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    It's almost as if your very right to live is becoming contingent on being able to provide an ongoing and arbitrary revenue stream to the government. If local council rates are not covering services provided (but probably provided inefficiently) then maybe rates should rise. If road maintenance is unfunded, add a toll. But adding a value tax on the family home is simply a cash grab that will incentivize governments to push up land values even more.
     
  15. Big A.D.

    Big A.D. Well-Known Member Silver Stacker

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    (a) Its not a tax on the value of the home, it's a tax on the value of the land underneath the home.

    (b) The best way for the government to increase their tax revenue under a land tax model is to release more land and provide better services. They can try keeping supply constrained, but that only works for a while until people get pissed off and leave and it introduces a whole lot of inefficiencies in other areas.

    The strategy/laziness at the moment is based on restricting supply and having owners flip their properties for a profit because the government takes a big cut of the transaction. The property owners don't necessarily have to do anything productive with their land, like improve the quality of a house or build something to support an efficient density level, they just have to sit on it and let the supply-demand imbalance to it's work and...magic! The value of the property goes up.

    Adding value to new land releases with roads, schools, hospitals, shops, public transport and communications networks means the new land is more desirable and they can justifiably charge more tax for it.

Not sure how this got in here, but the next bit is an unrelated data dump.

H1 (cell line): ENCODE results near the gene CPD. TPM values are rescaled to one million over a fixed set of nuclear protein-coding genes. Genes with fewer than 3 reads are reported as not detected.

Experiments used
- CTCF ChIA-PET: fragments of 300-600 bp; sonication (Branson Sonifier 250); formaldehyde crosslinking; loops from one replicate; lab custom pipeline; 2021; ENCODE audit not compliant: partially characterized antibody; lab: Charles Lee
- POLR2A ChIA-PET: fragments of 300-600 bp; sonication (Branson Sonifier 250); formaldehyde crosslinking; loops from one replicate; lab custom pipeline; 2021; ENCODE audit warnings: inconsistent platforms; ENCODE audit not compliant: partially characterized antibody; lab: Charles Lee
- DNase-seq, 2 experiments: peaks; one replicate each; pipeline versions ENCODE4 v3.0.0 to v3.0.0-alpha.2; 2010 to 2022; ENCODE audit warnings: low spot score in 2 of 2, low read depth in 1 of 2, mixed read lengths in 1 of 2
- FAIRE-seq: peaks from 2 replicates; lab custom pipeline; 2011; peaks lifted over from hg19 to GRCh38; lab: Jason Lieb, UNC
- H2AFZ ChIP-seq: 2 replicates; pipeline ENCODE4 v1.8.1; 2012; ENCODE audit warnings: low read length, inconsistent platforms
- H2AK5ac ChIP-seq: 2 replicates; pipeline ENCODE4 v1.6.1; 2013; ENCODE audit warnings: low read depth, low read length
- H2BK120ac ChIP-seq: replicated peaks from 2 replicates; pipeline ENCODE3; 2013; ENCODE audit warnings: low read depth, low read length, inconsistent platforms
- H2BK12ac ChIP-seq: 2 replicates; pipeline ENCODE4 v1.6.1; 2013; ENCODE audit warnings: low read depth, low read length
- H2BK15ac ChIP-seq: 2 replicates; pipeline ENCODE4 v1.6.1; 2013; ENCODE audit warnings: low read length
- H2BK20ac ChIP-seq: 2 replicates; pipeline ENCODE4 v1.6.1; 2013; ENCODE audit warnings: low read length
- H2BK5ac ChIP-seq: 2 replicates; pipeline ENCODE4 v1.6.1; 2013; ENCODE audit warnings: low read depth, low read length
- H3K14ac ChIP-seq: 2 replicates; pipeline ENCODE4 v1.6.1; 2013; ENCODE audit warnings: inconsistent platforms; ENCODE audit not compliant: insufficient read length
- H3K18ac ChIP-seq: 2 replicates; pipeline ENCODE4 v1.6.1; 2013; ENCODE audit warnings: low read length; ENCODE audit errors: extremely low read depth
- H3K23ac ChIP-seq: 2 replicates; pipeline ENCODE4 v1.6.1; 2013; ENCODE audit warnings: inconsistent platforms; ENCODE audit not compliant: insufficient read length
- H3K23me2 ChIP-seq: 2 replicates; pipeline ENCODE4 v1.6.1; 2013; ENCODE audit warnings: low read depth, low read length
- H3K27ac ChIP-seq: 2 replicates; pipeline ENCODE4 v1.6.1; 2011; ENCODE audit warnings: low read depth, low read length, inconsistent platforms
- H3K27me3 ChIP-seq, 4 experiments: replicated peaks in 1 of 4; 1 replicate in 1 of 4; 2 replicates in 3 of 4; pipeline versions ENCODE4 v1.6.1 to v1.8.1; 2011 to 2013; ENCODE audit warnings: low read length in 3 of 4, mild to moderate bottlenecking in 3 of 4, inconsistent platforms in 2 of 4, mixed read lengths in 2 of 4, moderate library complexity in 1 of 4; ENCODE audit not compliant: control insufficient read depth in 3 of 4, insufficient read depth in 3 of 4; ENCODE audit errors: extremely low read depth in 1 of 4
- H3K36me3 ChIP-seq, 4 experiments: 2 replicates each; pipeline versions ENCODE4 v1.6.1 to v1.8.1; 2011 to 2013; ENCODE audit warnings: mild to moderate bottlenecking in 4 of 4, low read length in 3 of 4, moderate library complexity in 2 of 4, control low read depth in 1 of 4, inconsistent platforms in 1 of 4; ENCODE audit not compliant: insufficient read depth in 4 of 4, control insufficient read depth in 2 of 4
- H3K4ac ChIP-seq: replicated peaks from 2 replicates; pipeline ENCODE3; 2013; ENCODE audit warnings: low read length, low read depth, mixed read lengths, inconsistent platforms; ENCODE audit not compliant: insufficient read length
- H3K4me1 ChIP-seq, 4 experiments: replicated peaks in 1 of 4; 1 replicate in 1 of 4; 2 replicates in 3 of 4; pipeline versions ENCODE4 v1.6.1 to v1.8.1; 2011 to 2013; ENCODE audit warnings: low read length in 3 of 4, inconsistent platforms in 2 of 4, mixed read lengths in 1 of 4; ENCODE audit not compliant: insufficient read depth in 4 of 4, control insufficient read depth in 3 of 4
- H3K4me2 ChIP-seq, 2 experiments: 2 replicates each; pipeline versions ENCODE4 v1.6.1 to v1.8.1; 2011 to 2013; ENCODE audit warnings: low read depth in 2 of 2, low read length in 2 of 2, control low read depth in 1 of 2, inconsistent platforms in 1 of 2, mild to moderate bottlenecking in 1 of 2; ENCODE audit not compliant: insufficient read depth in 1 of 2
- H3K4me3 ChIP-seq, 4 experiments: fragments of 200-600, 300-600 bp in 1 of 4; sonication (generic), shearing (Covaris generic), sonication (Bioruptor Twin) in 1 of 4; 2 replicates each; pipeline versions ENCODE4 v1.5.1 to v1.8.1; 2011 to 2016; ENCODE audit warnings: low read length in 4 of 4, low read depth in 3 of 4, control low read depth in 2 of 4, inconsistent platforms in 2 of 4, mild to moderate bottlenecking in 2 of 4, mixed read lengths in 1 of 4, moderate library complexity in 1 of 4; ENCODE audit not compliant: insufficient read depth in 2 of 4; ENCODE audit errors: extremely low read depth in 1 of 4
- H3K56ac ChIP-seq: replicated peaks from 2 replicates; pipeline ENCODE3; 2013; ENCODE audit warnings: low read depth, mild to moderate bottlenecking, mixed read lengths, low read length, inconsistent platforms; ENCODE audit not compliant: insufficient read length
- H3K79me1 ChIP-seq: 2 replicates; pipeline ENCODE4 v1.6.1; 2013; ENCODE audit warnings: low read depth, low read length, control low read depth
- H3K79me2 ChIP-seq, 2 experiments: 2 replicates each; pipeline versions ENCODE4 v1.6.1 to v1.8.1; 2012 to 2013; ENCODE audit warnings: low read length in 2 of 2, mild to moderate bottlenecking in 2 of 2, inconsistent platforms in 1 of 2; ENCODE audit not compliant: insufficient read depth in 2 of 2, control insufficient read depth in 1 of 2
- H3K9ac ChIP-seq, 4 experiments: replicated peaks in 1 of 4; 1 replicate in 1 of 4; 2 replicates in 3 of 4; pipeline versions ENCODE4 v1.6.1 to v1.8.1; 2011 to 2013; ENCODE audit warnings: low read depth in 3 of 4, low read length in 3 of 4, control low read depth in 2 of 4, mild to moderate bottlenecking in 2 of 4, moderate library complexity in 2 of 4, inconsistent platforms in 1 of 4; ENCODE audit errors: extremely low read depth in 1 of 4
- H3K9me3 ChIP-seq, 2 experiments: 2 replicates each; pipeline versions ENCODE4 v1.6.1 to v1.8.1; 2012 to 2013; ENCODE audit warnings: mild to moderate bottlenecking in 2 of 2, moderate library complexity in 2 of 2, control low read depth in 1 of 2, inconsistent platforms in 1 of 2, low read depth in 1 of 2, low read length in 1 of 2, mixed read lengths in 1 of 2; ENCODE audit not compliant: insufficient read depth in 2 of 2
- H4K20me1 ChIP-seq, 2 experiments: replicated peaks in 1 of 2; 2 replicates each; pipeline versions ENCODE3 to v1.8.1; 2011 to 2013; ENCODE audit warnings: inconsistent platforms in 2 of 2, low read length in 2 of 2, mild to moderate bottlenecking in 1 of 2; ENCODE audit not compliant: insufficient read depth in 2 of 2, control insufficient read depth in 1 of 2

It's very similar to what you suggested about adding a toll to fund road maintenance: the user pays. The difference is that you're "using" the land all the time and the amount of value you get out of it depends largely on the amenities around the land and whether you use what you have efficiently.
     
  16. SpacePete

    SpacePete Well-Known Member Silver Stacker

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    The theory is nice, but does it work? By taxing the potential "value" of existing residential land, the incentive will be to further inflate land values where services are already paid for since it will provide an immediate revenue boost for zero cost. And what's to stop the government saying that a home or small apartment block is not maximizing the economic benefit of a bit of land and then setting its value to some theoretical value based on an alternative usage scenario?

    You say people will just get pissed off and move, but move to where? In general, people with limited finances are restricted to centers of employment where they can earn an income. There is a limit to how far out people can live and still commute.